• February 24, 2011 - Meeting between ICE Executive Associate Director for Enforcement and Removal Operations (EAD), Gary Mead, CNMI Governor Fitial, CNMI Attorney General Buckingham, and other CNMI government representatives. At this meeting, Governor Fitial and EAD Mead reached an agreement in principle for an Intergovernmental Service Agreement (IGSA) to obtain ICE detention space in the CNMI Department of Corrections facility at a bed day rate of $89.
  • April 2011 - Meeting between Acting Deputy Assistant Secretary for Policy Kelly Ryan and Governor of Guam Eddie Calvo. The purpose of the meeting was to discuss DHS’s implementation of the Guam-CNMI VWP.

DHS implementation efforts have involved establishing a full-time presence on the ground in the CNMI. Beginning in March 2009, USCIS opened an Application Support Center (ASC) on Saipan to provide information to the public and conduct interviews on the island, including for adjustment of status and naturalization.

On November 28, 2009, CBP began processing flights in the CNMI under U.S. immigration laws. CBP has officers in Saipan and Rota to conduct the inspection of passengers on flights arriving from foreign countries and to perform a departure control screening on flights traveling to other U.S. destinations.

On November 28, 2009, ICE Enforcement and Removal Operations (ERO), ICE Office of the Chief Counsel (OCC) and Homeland Security Investigations (HSI) opened offices on the island of Saipan. Both ERO and HSI are responsible for enforcing U.S. immigration laws in the CNMI. ERO is responsible for detention and removal of aliens unlawfully present in the CNMI, while HSI conducts investigations in such programmatic areas as narcotics, money laundering, immigration benefit and document fraud, wire fraud, and human smuggling and trafficking.

As a result of the February 24, 2011 meeting between ICE ERO Executive Associate Director Mead and CNMI Governor Fitial, the CNMI and ICE agreed to sign an Intergovernmental Service Agreement (IGSA) to provide ICE detention space in the CNMI Department of Corrections facility at a bed day rate of $89. The IGSA was signed in April 2011 between ICE and the CNMI Department of Corrections. ERO began housing detainees at the Department of Corrections facility on June 6, 2011. ERO has funding for 20 beds at the facility through the end of fiscal year 2011.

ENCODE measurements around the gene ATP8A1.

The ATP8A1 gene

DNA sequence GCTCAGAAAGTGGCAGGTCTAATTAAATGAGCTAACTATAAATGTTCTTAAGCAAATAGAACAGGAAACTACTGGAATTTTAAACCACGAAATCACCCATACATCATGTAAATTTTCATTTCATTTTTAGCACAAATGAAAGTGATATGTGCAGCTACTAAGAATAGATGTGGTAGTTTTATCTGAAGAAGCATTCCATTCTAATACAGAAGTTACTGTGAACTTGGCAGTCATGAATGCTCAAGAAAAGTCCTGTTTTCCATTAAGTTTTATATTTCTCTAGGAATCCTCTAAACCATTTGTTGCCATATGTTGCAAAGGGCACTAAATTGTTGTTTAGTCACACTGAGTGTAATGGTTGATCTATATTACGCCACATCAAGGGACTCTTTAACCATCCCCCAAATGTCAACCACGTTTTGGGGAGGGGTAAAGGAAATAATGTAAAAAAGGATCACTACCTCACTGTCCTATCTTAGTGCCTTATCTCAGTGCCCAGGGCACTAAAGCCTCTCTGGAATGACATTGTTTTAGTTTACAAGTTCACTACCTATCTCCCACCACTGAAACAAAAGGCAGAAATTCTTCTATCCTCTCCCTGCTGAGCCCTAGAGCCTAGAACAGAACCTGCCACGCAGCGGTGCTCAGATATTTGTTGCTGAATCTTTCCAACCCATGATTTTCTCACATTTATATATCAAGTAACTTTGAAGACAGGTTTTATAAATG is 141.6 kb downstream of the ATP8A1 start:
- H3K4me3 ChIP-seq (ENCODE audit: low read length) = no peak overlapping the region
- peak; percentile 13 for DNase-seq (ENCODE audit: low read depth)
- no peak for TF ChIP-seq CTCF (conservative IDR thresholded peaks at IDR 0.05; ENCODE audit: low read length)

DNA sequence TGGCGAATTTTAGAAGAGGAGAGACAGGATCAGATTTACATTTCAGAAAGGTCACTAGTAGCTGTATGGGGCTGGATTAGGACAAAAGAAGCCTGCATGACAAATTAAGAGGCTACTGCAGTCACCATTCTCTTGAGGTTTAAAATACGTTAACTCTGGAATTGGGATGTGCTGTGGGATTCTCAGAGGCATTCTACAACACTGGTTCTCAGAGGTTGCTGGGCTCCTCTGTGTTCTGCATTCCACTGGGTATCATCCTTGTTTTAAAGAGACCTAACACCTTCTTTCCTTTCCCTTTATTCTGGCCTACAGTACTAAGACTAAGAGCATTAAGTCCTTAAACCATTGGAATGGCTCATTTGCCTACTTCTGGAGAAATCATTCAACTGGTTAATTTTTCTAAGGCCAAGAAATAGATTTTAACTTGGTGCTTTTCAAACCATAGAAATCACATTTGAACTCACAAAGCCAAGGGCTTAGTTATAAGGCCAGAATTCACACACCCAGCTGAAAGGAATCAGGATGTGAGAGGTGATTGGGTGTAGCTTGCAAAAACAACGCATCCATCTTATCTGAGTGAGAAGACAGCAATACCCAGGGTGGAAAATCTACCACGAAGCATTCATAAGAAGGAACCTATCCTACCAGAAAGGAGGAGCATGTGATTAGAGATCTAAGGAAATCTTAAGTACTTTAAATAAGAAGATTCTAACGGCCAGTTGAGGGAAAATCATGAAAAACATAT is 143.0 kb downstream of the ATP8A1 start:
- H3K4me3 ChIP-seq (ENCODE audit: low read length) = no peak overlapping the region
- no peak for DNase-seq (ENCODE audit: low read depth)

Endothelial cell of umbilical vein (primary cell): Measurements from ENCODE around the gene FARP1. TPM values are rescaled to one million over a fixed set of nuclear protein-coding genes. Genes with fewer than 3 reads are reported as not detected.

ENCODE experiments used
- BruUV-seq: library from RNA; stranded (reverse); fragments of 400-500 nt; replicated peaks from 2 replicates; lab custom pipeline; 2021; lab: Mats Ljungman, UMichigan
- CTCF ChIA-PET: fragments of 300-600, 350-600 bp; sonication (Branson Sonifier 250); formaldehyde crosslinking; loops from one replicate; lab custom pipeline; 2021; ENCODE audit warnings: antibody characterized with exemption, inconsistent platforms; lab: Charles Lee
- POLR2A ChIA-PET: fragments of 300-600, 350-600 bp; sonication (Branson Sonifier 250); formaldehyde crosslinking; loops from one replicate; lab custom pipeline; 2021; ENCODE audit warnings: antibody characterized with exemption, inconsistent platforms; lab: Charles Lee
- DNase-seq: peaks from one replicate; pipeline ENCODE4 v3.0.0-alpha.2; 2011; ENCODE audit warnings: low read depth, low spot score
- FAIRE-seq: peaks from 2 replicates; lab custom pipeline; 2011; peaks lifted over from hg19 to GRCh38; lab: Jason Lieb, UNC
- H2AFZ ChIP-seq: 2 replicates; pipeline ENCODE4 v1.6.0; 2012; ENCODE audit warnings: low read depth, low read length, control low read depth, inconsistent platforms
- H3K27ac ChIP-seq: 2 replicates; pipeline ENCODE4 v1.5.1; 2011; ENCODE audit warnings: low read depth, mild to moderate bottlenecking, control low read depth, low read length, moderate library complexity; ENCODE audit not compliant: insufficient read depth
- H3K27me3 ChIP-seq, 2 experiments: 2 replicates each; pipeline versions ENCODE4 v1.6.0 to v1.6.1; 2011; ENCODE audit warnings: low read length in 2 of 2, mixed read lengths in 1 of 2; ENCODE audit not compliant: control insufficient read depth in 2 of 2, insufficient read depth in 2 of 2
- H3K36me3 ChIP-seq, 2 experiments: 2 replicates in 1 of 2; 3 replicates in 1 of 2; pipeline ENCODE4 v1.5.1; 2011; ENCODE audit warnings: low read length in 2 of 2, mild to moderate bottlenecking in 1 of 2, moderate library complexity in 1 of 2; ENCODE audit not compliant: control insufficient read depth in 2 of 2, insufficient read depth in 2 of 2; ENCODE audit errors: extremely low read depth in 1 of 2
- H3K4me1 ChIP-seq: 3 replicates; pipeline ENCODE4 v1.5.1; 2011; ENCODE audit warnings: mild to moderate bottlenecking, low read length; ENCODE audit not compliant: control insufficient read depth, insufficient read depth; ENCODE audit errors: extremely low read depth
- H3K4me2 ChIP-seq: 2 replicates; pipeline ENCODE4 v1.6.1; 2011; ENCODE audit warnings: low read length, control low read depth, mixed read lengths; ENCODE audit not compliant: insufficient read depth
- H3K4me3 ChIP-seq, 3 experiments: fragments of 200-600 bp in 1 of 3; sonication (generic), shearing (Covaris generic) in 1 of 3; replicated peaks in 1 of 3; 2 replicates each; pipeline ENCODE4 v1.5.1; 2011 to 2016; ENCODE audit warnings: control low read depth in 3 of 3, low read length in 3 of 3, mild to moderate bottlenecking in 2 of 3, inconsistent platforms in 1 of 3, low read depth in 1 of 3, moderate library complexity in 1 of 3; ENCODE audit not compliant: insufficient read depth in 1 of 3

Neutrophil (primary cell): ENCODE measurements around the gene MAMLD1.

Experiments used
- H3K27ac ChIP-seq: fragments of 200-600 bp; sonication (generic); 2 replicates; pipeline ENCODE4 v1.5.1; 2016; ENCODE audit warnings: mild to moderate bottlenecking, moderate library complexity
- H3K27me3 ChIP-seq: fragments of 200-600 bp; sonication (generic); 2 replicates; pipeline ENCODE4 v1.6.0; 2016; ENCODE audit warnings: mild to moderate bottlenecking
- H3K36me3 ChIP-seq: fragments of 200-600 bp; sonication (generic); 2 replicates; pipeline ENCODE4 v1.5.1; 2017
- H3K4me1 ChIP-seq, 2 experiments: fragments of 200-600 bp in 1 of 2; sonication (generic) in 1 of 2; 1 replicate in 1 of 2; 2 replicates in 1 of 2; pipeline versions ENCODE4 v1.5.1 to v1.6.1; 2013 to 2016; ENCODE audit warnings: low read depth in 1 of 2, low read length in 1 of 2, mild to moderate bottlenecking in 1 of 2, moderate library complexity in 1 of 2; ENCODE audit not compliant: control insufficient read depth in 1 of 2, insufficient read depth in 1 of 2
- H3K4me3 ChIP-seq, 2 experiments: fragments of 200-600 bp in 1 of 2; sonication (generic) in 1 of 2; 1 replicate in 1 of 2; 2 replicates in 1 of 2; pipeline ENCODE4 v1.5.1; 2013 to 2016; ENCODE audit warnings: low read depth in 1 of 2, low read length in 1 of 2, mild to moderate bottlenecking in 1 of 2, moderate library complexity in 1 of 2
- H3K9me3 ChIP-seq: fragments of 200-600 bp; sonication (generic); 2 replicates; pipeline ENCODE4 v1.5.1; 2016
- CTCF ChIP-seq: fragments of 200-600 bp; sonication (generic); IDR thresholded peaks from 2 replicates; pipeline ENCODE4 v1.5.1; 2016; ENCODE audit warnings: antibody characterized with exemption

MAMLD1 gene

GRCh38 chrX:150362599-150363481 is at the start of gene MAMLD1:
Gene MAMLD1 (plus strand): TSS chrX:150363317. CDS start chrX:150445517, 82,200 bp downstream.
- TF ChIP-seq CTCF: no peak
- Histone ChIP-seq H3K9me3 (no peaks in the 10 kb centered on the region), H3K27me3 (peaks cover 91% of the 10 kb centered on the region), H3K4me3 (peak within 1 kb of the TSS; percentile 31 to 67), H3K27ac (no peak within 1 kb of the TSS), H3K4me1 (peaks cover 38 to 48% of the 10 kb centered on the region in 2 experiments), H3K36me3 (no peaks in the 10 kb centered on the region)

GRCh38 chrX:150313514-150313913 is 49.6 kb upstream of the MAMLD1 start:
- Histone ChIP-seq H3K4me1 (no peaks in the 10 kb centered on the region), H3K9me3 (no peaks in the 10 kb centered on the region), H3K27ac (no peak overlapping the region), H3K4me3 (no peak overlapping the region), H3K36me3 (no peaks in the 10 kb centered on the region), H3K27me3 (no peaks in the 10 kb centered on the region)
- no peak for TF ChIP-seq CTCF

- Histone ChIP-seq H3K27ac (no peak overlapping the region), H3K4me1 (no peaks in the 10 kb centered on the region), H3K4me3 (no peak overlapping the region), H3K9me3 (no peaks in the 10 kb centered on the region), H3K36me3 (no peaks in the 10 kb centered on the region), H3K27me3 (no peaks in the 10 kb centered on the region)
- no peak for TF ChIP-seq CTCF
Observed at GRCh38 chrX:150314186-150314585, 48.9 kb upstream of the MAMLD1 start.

H.R. 1466

H.R. 1466, introduced on April 8, 2011, would provide CNMI-only status for four designated groups of aliens in the CNMI: (1) individuals born in the Northern Mariana Islands between January 1, 1974 and January 9, 1978; (2) individuals who, as of May 8, 2008, held permanent resident status under a provision of CNMI law; (3) spouses and children of these two groups; and (4) individuals who, as of May 8, 2008, were immediate relatives of U.S. citizens (regardless of age; i.e., including parents of U.S. citizen children who cannot petition for their parents under U.S. immigration law until the children are 21 years of age). To be eligible, individuals must be otherwise admissible to the United States and have resided in the CNMI both on the transition program effective date and on the date of enactment of H.R. 1466. The bill provides status as a permanent resident of the CNMI only during the transition period (with no resulting travel privileges to any other part of the United States), followed by an opportunity for the first three of the four designated groups to apply for adjustment to U.S. lawful permanent resident status during calendar year 2015.

DHS generally shares with the sponsors of H.R. 1466 the view that the unique circumstances of the CNMI often deserve special consideration and carefully crafted policies taking them into account. We will carefully examine the bill and work with the sponsors of the legislation to explore solutions to this important matter.

Conclusion

DHS is working to ensure that we continue to have the best information available and that we take into account the unique and special circumstances of the transition and of the circumstances that exist in the CNMI at this time – especially the economic challenges faced by the CNMI in restoring its economy, implementing minimum wage increases, and increasing tourism and other investments. DHS also believes that communicating the decisions made on these issues is essential to a successful transition. Accordingly, DHS has engaged in extensive outreach efforts and will continue to do so with regard to policy decisions and rulemakings.

I appreciate the opportunity to meet with the distinguished Members of the Subcommittee. Thank you again for this opportunity to testify. I will be happy to answer any of your questions.